China’s ‘ghost city’ frighteningly unsustainable

Kangbashi, China's "ghost city"

The final resting place of Genghis Khan is an utter wasteland—befitting, perhaps, of a ruthless conqueror who laid waste to so much of the world.

It is located about 70 kilometres south of Dongsheng, the capital of the prefecture of Ordos in China’s Inner Mongolia Autonomous Region. Once dominated by Mongol nomads, the prefecture, with a population of 1.5 million, is now 88 percent Han Chinese. So many Chinese farmers have colonized so much of Inner Mongolia’s natural grasslands that most sandstorms in Beijing, some six hundred kilometres to the east, occur during March and April, when farmers till their chalky fields for the spring planting.

I visited both Genghis Khan’s mausoleum and Dongsheng while researching my book in 2006. The area has come to symbolize the dark side of China’ industrial development, what I’ve dubbed “The Soot Road.” (See Chapter 18: The Soot Road)

Although agriculture is in severe decline here, Ordos has recently become China’s coal capital, producing 150 million tons each year. The prefecture’s proven coal reserves of 168 billion tons account for one-sixth of China’s total. Its annual GDP growth has topped 40 percent in recent years.

I recently came across an article in the financial news service Bloomberg about Kangbashi, China’s “ghost city.”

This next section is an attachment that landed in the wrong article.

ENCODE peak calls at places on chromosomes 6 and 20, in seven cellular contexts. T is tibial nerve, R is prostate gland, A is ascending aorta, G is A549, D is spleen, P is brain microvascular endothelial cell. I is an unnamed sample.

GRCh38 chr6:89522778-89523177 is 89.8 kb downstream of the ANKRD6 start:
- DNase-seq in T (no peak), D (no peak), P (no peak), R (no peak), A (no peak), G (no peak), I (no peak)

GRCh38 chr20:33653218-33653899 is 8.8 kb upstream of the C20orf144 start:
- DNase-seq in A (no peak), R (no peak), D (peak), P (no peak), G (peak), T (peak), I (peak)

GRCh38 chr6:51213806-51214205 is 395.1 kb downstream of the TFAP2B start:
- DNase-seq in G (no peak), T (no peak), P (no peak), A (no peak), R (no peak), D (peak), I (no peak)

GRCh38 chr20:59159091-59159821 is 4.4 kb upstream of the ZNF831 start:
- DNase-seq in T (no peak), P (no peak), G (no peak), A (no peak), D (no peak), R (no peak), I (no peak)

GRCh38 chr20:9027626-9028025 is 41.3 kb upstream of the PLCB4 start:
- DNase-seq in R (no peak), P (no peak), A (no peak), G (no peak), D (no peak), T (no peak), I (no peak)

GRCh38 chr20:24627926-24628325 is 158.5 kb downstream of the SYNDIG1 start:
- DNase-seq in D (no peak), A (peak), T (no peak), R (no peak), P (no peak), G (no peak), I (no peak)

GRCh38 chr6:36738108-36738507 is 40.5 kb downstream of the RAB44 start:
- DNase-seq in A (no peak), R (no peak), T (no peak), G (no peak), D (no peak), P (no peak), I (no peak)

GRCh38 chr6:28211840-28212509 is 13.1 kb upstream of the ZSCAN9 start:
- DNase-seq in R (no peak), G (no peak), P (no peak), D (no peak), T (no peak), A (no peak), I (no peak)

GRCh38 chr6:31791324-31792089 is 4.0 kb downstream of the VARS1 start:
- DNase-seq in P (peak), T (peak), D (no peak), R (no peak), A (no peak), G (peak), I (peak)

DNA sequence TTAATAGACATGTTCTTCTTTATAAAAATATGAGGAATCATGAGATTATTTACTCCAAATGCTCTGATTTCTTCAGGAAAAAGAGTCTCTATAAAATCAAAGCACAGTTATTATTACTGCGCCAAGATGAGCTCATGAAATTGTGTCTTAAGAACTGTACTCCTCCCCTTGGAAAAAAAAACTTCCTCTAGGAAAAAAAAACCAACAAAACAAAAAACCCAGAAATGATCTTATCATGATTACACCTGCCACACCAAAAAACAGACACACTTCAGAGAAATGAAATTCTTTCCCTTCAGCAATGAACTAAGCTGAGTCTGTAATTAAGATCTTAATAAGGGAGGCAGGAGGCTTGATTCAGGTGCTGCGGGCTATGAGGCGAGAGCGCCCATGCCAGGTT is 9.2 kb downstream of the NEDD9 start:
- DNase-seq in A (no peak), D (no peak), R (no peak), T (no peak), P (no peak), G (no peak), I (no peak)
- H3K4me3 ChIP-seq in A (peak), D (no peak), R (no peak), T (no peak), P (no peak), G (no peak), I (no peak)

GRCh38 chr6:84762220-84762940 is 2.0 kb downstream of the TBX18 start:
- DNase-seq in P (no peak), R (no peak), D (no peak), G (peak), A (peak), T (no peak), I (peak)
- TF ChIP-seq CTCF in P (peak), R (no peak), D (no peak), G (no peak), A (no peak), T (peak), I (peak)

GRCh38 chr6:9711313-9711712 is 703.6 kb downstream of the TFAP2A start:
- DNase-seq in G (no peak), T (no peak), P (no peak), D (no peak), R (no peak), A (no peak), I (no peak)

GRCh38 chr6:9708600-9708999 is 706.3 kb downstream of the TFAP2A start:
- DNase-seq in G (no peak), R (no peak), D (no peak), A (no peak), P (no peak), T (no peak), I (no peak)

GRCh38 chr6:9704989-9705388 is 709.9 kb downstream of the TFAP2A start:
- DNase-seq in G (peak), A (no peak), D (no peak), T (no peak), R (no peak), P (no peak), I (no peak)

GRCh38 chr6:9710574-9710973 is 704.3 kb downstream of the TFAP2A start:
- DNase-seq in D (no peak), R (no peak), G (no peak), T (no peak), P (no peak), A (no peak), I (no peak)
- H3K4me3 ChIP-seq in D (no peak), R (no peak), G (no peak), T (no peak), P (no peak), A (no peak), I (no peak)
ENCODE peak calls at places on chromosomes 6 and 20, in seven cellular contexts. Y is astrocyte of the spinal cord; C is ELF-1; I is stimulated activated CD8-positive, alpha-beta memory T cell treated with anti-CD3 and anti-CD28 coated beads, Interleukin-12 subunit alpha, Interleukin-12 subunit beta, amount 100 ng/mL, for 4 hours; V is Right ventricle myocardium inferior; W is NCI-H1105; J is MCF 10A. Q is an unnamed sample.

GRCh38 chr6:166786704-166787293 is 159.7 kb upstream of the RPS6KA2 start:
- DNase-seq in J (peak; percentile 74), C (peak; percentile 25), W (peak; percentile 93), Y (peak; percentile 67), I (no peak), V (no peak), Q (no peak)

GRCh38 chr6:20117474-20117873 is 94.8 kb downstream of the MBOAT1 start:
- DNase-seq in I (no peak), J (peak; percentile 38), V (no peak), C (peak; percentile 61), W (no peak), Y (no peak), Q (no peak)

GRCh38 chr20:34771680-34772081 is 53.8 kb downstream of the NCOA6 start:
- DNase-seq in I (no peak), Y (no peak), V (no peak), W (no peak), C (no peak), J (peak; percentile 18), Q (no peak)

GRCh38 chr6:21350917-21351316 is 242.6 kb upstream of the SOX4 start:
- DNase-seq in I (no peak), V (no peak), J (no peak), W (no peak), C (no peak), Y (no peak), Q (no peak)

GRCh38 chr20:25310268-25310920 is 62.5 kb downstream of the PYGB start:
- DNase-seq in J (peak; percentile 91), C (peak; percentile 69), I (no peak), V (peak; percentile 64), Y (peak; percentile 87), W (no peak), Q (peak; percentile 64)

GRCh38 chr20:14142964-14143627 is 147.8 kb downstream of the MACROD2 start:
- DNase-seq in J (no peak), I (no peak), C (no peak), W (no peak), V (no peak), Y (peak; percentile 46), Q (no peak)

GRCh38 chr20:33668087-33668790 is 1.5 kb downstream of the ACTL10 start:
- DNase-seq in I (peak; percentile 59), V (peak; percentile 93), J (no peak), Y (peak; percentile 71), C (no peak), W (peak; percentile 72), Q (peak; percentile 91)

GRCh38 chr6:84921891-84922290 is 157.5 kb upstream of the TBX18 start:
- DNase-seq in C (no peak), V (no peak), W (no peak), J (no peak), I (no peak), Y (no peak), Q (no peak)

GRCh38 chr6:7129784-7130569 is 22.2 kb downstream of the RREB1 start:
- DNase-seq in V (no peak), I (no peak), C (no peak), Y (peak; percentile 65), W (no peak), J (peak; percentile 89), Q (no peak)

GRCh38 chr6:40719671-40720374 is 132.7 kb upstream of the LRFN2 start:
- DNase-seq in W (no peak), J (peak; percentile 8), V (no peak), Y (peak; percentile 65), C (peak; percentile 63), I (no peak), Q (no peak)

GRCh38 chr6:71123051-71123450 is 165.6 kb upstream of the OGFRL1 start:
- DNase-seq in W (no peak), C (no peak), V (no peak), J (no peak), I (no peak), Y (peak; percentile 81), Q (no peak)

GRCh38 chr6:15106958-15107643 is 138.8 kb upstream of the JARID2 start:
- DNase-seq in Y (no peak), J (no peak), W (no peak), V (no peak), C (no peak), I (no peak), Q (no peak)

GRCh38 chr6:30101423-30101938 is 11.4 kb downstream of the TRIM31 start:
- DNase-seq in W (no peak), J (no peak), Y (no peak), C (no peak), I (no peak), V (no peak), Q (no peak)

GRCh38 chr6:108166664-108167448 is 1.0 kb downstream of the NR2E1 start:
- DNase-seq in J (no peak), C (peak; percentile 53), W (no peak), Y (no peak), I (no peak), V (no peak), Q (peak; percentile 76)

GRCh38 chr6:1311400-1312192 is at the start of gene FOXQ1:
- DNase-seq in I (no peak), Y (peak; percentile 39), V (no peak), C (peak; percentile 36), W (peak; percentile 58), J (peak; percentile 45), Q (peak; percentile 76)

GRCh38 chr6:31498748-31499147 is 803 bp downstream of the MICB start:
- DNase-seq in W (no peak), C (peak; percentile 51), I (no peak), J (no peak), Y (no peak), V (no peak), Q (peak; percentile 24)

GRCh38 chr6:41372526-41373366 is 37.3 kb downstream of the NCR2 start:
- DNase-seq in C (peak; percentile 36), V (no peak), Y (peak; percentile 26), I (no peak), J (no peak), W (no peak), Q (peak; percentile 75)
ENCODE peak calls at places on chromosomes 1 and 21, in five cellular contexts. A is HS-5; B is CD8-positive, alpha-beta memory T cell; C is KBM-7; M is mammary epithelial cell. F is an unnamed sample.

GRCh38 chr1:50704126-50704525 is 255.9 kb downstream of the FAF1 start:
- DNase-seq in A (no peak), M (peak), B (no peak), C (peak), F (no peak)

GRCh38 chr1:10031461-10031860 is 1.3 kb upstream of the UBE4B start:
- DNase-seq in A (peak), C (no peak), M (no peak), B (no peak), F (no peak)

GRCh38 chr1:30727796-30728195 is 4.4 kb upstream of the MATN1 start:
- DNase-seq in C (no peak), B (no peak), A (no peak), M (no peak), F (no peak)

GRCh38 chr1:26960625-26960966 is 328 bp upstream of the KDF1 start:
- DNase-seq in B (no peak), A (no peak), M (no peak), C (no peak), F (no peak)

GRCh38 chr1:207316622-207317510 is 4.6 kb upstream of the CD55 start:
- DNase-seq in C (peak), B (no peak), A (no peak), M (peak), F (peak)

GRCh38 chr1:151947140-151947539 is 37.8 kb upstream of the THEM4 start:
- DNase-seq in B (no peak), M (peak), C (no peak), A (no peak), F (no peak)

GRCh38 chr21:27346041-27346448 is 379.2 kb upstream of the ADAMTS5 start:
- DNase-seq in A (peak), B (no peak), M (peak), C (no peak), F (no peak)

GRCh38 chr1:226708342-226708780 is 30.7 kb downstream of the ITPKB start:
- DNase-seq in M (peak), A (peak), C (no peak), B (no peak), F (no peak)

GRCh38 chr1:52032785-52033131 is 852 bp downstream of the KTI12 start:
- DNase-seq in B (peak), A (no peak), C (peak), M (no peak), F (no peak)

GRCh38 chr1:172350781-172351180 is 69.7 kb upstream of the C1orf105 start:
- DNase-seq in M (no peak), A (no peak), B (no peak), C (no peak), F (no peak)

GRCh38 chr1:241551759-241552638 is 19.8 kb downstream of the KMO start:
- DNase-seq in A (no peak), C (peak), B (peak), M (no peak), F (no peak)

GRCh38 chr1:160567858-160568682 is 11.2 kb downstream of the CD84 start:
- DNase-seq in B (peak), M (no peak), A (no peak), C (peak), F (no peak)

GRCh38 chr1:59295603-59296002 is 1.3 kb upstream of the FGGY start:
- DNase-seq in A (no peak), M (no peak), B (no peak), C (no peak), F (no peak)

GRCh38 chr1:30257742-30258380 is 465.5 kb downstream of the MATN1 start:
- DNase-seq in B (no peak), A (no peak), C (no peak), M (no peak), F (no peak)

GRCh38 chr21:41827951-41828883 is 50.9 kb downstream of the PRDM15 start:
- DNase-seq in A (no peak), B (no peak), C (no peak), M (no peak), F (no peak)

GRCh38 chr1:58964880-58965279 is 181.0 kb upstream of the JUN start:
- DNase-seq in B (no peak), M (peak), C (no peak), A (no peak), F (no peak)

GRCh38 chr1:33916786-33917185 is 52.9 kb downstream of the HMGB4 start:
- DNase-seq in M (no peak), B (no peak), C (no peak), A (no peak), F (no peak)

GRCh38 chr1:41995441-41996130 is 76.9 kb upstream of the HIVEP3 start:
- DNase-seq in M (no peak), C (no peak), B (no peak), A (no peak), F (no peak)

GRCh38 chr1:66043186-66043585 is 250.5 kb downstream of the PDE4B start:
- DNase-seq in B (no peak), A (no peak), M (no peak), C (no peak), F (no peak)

Designed for 300,000 people, Kangbashi, the new government center of Ordos 20 kilometres south of Dongsheng, has only 28,000 residents. It’s been called “the Dubai of northern China” for its vacant skyscrapers and more than 1.1 trillion yuan ($161 billion) worth of new public buildings and local wealth, according to Bloomsbury. The new city and its architecture is fantastical, like a vacant amusement park after hours.

Satellite photo from Google Earth shows Kangbashi during its early development stage.

Kangbashi, which is so new that its name doesn’t appear on Google Maps, has come to symbolize the real estate bubble in China. “The future of Kangbashi is bright,” a local businessman told Bloomsbury. “Government offices have moved here so the economy will develop well. Prices will rise.” Investors, apparently, are stockpiling empty apartments because there are few alternative investments, undermining government efforts to deflate a property bubble, Patrick Chovanec, an associate professor at Tsinghua University, told Bloomsbury.

I unwittingly travelled by local bus through a nascent Kangbashi in 2006. At the time, I saw only a few apartment buildings and new streets, which seemed unusually broad considering the sparse population and desolate terrain. I saw nothing but undulating niggardly landscape. The future could be bright here, if only the sun could penetrate the horrendous smog and sand squalls that blanket the region.

Given the shockingly high rate of growth in Ordos, it is no surprise the local government has been able to bankroll such a quixotic real estate venture. But if there is a poster child of development gone wrong, Kangbashi is it. China’s “ghost city” is unsustainable, a frightful site whose foundation is built on a century of colonization, environmental degradation, corrupt officials, carbon-spewing power plants and coal mines. Welcome to the sooty dark side of China’s development.